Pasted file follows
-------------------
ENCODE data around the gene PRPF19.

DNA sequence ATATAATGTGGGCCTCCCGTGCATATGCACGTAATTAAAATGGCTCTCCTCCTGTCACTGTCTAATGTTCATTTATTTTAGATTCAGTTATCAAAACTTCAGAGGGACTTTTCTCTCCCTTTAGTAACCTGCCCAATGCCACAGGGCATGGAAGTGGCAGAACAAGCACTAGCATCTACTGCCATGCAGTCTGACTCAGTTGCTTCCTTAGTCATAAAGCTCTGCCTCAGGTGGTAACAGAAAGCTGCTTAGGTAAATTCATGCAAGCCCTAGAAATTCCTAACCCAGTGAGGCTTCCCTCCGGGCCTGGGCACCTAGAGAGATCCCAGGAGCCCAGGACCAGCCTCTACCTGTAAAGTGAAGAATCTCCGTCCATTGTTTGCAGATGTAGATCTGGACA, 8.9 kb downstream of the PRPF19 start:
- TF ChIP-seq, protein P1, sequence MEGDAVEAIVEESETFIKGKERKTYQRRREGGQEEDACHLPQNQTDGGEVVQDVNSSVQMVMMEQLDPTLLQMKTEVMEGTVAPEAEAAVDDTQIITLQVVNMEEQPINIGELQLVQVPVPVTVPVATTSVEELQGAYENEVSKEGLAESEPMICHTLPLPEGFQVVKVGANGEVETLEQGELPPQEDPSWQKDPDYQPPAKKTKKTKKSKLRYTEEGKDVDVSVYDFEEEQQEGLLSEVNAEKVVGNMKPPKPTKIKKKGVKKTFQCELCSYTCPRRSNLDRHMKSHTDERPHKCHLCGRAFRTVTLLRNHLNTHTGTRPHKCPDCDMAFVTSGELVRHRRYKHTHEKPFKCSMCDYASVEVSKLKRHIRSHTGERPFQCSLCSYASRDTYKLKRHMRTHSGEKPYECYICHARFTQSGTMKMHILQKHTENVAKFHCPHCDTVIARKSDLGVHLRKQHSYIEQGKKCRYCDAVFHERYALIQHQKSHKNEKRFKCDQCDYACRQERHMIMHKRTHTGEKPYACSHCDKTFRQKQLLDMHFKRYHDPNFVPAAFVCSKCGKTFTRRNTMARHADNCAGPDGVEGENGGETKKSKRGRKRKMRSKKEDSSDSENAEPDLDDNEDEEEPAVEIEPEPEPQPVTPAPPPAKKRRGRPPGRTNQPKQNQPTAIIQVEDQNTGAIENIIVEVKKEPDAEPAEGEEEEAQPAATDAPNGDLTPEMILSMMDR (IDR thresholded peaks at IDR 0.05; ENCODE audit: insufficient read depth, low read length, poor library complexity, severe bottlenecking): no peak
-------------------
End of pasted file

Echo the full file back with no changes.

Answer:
ENCODE data around the gene PRPF19.

DNA sequence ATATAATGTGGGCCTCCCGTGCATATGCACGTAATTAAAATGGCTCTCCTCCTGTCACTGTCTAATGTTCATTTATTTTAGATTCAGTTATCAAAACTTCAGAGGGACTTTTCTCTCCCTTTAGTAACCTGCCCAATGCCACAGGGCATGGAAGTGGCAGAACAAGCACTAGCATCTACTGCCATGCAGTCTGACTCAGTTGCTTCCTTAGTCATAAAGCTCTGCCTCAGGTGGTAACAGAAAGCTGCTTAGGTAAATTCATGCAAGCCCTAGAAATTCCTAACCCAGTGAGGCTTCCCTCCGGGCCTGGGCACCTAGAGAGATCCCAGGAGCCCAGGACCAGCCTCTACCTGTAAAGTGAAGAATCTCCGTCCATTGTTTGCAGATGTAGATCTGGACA, 8.9 kb downstream of the PRPF19 start:
- TF ChIP-seq, protein P1, sequence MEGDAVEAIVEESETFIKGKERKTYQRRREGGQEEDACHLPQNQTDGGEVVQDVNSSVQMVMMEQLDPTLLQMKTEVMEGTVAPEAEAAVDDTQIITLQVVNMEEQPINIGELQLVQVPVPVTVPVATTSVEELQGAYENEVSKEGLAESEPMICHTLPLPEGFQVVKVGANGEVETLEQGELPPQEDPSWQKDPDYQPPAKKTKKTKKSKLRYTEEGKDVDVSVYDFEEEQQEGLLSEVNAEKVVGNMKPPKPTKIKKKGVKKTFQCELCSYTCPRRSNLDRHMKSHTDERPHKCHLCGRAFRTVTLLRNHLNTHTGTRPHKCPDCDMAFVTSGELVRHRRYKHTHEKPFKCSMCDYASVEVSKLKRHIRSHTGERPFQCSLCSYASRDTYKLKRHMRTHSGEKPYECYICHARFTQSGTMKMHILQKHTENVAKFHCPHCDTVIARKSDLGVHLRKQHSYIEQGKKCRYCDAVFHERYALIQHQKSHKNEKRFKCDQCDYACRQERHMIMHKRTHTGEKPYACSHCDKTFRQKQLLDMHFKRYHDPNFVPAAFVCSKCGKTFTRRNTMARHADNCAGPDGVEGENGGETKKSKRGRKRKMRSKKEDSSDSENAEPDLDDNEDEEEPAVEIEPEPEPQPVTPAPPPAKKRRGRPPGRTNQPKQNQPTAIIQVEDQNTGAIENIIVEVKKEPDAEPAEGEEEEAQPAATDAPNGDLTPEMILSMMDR (IDR thresholded peaks at IDR 0.05; ENCODE audit: insufficient read depth, low read length, poor library complexity, severe bottlenecking): no peak